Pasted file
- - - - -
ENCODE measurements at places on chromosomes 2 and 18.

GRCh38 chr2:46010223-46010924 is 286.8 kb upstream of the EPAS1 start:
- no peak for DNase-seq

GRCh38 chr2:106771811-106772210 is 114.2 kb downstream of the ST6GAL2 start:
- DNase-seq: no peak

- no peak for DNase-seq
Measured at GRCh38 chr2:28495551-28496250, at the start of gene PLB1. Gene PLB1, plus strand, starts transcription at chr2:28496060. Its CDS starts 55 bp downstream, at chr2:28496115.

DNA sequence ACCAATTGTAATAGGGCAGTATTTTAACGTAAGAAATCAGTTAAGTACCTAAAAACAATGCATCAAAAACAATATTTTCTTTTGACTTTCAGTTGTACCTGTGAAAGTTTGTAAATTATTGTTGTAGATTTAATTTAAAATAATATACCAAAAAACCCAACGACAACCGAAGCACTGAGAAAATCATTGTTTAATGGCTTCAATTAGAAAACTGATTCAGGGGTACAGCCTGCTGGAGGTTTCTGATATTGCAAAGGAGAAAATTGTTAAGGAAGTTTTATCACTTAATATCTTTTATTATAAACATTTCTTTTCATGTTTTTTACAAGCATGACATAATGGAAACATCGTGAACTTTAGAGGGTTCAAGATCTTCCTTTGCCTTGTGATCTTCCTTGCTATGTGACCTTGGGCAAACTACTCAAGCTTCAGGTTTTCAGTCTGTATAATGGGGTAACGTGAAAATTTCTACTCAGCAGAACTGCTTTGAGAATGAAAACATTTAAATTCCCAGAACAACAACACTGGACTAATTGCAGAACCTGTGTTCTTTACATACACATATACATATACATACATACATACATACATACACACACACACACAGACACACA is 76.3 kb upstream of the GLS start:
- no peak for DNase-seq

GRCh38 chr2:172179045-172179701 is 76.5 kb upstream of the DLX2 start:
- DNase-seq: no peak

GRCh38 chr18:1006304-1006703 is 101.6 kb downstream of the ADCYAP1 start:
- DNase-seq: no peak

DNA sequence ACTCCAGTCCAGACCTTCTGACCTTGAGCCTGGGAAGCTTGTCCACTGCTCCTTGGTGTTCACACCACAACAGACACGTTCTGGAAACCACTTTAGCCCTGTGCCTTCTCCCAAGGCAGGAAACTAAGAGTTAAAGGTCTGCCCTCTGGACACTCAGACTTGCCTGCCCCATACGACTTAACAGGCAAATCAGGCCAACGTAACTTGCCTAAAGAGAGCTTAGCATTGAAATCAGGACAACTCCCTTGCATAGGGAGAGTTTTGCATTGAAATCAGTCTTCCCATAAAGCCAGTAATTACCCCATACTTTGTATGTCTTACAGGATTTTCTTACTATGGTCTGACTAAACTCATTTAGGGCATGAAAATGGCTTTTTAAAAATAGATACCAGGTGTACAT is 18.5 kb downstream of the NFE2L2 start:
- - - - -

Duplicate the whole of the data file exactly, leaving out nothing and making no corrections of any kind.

ENCODE measurements at places on chromosomes 2 and 18.

GRCh38 chr2:46010223-46010924 is 286.8 kb upstream of the EPAS1 start:
- no peak for DNase-seq

GRCh38 chr2:106771811-106772210 is 114.2 kb downstream of the ST6GAL2 start:
- DNase-seq: no peak

- no peak for DNase-seq
Measured at GRCh38 chr2:28495551-28496250, at the start of gene PLB1. Gene PLB1, plus strand, starts transcription at chr2:28496060. Its CDS starts 55 bp downstream, at chr2:28496115.

DNA sequence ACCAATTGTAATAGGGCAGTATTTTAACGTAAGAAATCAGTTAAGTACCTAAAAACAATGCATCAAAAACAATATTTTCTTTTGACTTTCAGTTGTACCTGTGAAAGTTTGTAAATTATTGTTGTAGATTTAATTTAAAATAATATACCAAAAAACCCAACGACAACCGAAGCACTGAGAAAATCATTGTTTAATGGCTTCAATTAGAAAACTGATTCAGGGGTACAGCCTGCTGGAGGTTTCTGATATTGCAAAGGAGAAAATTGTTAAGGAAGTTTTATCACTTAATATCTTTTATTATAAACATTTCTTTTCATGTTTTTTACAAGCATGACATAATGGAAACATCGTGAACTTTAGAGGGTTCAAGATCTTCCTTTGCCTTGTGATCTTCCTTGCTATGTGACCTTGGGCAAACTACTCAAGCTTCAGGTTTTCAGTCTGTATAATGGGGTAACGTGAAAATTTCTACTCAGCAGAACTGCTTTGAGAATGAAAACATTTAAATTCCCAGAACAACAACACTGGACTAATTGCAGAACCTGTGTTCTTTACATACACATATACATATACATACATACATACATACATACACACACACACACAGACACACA is 76.3 kb upstream of the GLS start:
- no peak for DNase-seq

GRCh38 chr2:172179045-172179701 is 76.5 kb upstream of the DLX2 start:
- DNase-seq: no peak

GRCh38 chr18:1006304-1006703 is 101.6 kb downstream of the ADCYAP1 start:
- DNase-seq: no peak

DNA sequence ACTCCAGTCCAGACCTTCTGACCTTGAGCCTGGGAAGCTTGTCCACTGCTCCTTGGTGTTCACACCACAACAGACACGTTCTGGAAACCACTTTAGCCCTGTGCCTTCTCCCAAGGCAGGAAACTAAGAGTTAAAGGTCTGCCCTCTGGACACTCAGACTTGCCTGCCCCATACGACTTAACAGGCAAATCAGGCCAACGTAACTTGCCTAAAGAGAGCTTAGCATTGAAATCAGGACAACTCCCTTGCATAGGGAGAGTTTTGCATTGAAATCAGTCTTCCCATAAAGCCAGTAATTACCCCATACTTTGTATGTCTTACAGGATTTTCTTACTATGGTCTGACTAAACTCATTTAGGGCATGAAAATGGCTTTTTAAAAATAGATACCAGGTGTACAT is 18.5 kb downstream of the NFE2L2 start: